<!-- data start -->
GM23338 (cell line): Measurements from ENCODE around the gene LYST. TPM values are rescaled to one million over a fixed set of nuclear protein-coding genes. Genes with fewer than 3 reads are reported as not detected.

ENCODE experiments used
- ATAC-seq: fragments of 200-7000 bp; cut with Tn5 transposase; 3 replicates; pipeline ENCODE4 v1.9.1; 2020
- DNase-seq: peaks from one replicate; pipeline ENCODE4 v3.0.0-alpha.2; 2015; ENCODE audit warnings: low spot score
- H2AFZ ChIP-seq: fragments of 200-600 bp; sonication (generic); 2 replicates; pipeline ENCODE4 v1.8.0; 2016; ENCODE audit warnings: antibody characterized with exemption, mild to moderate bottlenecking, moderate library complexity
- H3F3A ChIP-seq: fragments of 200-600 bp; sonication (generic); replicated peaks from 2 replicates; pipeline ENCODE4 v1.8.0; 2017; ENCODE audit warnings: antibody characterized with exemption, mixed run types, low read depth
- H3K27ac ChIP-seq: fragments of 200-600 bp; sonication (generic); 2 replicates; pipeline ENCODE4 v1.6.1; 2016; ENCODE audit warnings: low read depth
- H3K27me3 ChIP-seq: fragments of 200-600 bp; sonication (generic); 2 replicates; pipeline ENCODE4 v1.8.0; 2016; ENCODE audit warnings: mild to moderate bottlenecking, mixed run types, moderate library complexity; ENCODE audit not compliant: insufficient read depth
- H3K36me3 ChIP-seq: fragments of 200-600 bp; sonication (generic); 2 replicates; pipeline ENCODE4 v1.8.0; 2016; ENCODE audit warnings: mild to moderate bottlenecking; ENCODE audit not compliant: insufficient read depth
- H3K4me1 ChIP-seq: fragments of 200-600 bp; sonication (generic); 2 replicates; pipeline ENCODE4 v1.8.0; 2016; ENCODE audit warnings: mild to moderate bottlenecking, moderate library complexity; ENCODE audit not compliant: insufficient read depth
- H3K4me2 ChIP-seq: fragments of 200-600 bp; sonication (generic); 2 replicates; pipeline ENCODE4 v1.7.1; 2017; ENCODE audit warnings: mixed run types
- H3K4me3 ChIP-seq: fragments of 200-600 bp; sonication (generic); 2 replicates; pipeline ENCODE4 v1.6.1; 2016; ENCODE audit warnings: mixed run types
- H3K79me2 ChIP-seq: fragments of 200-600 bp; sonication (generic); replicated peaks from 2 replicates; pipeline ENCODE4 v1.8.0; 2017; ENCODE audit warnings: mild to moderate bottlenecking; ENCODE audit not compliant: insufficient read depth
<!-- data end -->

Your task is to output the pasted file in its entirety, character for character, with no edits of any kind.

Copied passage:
GM23338 (cell line): Measurements from ENCODE around the gene LYST. TPM values are rescaled to one million over a fixed set of nuclear protein-coding genes. Genes with fewer than 3 reads are reported as not detected.

ENCODE experiments used
- ATAC-seq: fragments of 200-7000 bp; cut with Tn5 transposase; 3 replicates; pipeline ENCODE4 v1.9.1; 2020
- DNase-seq: peaks from one replicate; pipeline ENCODE4 v3.0.0-alpha.2; 2015; ENCODE audit warnings: low spot score
- H2AFZ ChIP-seq: fragments of 200-600 bp; sonication (generic); 2 replicates; pipeline ENCODE4 v1.8.0; 2016; ENCODE audit warnings: antibody characterized with exemption, mild to moderate bottlenecking, moderate library complexity
- H3F3A ChIP-seq: fragments of 200-600 bp; sonication (generic); replicated peaks from 2 replicates; pipeline ENCODE4 v1.8.0; 2017; ENCODE audit warnings: antibody characterized with exemption, mixed run types, low read depth
- H3K27ac ChIP-seq: fragments of 200-600 bp; sonication (generic); 2 replicates; pipeline ENCODE4 v1.6.1; 2016; ENCODE audit warnings: low read depth
- H3K27me3 ChIP-seq: fragments of 200-600 bp; sonication (generic); 2 replicates; pipeline ENCODE4 v1.8.0; 2016; ENCODE audit warnings: mild to moderate bottlenecking, mixed run types, moderate library complexity; ENCODE audit not compliant: insufficient read depth
- H3K36me3 ChIP-seq: fragments of 200-600 bp; sonication (generic); 2 replicates; pipeline ENCODE4 v1.8.0; 2016; ENCODE audit warnings: mild to moderate bottlenecking; ENCODE audit not compliant: insufficient read depth
- H3K4me1 ChIP-seq: fragments of 200-600 bp; sonication (generic); 2 replicates; pipeline ENCODE4 v1.8.0; 2016; ENCODE audit warnings: mild to moderate bottlenecking, moderate library complexity; ENCODE audit not compliant: insufficient read depth
- H3K4me2 ChIP-seq: fragments of 200-600 bp; sonication (generic); 2 replicates; pipeline ENCODE4 v1.7.1; 2017; ENCODE audit warnings: mixed run types
- H3K4me3 ChIP-seq: fragments of 200-600 bp; sonication (generic); 2 replicates; pipeline ENCODE4 v1.6.1; 2016; ENCODE audit warnings: mixed run types
- H3K79me2 ChIP-seq: fragments of 200-600 bp; sonication (generic); replicated peaks from 2 replicates; pipeline ENCODE4 v1.8.0; 2017; ENCODE audit warnings: mild to moderate bottlenecking; ENCODE audit not compliant: insufficient read depth